Dichotomization may be less sensitive than trichotomized end points, global end points, or patient-specific end points.19 Berge and Barer20 supported the separate definition of favorable outcome for subgroups of patients to maximize the power of stroke trials. Patient-specific end points would ensure that trial results are generalizable across a wide range of stroke severity. Our cut points were chosen on the basis of the Oxford classification category; further work is required to assess more appropriate methods of selecting the cut points.
The inclusion of only the BI and RS in the global end points may have restricted the power. These outcome measures are highly correlated; the full potential of a global end point to assess many different dimensions of recovery was not exploited. The inclusion of other outcome measures such as the NIHSS may further improve the power, as used in the NINDS trial.21 However, some regulatory authorities, such as the European Medicines Evaluation Authority, have been reluctant to consider a global end point that combines diverse outcome measures.22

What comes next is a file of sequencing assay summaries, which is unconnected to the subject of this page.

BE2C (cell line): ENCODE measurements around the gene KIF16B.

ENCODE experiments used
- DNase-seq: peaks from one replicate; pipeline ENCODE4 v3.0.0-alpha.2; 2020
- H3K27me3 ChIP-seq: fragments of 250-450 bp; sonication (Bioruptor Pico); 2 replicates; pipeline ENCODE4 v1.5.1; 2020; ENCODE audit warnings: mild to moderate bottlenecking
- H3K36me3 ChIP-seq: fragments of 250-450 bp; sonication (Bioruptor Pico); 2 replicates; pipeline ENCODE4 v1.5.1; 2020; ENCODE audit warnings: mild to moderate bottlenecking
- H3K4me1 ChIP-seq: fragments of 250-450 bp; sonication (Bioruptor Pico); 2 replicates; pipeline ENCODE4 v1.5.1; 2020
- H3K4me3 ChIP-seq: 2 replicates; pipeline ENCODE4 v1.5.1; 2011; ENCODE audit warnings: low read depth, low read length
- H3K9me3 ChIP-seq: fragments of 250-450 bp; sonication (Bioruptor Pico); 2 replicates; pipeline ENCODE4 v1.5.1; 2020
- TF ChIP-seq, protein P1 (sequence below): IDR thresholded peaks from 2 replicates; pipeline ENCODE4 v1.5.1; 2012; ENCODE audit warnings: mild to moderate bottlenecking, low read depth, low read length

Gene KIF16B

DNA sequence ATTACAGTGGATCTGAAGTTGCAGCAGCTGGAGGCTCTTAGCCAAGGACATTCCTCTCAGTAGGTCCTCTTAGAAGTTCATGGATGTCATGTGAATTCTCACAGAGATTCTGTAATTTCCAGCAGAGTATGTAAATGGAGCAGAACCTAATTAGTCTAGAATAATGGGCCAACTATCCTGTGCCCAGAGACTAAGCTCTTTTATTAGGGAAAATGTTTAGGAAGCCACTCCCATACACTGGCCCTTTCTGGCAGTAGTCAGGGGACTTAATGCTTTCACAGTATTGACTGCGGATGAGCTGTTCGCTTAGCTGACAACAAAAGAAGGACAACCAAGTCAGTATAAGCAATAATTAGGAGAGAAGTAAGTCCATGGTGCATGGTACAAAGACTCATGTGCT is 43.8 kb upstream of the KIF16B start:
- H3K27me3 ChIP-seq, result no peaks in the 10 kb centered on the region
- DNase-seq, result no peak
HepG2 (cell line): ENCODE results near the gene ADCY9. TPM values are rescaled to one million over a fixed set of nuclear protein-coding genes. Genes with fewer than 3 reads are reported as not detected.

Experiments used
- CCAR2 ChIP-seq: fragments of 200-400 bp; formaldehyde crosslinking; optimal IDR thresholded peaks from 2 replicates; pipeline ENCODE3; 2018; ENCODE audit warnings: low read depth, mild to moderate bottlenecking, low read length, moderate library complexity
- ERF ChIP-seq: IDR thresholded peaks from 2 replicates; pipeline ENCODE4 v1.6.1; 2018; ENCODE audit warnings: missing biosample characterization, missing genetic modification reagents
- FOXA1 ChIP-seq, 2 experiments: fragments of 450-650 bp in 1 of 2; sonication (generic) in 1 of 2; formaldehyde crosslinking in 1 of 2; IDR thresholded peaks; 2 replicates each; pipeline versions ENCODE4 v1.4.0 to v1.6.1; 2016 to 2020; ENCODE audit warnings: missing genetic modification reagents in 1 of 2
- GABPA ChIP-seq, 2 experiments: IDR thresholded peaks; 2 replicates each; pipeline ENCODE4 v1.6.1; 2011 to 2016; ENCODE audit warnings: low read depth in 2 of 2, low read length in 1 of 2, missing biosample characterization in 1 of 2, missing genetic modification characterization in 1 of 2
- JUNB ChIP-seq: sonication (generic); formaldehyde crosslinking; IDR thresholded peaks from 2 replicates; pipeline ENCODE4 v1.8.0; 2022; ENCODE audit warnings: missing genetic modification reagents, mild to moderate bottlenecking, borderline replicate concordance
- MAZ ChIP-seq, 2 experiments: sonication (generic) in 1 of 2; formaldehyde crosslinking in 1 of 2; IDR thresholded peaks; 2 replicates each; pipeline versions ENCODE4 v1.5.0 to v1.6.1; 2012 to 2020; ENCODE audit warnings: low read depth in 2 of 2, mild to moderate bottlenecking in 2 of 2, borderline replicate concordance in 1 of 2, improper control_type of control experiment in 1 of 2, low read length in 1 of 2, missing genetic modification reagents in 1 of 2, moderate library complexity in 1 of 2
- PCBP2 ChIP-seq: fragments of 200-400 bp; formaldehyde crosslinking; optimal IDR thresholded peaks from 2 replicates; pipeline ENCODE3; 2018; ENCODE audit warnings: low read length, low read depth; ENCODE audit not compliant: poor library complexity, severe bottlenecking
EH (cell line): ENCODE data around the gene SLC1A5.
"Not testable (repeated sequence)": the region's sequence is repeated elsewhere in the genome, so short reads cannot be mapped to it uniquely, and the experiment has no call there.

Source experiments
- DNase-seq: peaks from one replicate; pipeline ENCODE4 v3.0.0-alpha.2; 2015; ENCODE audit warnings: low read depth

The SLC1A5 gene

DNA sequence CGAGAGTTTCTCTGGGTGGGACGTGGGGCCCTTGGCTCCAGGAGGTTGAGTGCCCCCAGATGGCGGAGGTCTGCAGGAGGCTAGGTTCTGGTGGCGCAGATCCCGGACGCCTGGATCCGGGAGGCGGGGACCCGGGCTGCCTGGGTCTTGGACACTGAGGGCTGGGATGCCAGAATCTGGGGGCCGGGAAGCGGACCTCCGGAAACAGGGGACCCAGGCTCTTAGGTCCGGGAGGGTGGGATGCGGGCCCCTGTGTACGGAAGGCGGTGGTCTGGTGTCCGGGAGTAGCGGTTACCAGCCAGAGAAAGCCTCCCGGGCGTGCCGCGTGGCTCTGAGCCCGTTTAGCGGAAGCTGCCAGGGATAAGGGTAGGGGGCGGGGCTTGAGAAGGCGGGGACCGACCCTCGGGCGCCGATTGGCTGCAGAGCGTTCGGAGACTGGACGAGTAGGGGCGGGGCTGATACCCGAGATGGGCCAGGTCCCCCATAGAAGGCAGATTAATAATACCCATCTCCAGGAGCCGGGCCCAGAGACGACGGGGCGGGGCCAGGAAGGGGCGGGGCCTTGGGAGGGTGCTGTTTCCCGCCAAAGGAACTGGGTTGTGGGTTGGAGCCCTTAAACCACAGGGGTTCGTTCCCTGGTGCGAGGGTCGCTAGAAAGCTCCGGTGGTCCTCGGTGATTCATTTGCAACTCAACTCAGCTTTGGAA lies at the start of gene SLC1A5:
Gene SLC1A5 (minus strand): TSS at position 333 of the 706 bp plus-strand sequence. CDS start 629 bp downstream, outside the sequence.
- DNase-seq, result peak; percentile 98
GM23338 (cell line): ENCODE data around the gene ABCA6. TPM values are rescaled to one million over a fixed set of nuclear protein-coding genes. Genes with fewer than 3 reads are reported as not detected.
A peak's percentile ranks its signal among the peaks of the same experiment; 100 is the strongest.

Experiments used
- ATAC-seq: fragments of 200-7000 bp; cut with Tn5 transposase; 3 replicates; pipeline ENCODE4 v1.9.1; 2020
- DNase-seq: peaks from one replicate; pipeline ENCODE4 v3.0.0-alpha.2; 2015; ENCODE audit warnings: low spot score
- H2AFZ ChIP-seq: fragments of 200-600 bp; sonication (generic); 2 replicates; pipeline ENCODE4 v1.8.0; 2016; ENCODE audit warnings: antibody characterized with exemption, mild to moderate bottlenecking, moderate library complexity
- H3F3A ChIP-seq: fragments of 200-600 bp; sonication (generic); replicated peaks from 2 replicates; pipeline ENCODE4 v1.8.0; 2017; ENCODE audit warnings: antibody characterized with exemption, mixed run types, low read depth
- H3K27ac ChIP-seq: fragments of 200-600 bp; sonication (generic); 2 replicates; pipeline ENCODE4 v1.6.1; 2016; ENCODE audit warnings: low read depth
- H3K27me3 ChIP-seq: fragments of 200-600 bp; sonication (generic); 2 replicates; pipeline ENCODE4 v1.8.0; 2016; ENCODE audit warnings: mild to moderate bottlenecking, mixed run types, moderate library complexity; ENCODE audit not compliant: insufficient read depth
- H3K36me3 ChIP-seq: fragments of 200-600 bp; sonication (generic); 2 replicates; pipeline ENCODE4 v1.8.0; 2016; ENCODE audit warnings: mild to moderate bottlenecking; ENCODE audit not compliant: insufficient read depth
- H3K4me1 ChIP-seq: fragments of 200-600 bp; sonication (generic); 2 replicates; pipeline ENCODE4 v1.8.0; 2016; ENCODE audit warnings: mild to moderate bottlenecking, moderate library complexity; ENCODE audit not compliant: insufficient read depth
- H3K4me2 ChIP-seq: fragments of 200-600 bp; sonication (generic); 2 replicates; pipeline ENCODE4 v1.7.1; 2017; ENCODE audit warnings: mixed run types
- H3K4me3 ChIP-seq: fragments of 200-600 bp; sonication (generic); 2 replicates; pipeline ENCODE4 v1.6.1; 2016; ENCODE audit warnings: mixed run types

Most stroke trials are powered to detect an absolute risk reduction of 10%. This study used a treatment effect level that was equivalent to an absolute risk reduction of 4% (BI ≥60, fixed effect). We believe that this is a more realistic effect of a stroke intervention. This has resulted in levels of statistical power substantially below 80%, suggesting that the sample size of 1400 is too small. The final column in Table 2 shows the power that was achieved when a 3-point decrease in baseline NIHSS was applied (absolute effect of 9%). With this larger treatment effect, the power for all end points exceeds 80%, and although the absolute differences among the end points are smaller, the hierarchy is unchanged.
Treatment effect patterns influence study power. This may have been underestimated in stroke trial design. When treatment benefit is restricted to subgroups, lower power is observed because the average benefit is diluted by nonresponders. For example, our NP effect restricted the benefit for elderly women, and the overall absolute risk reduction was reduced to 2%.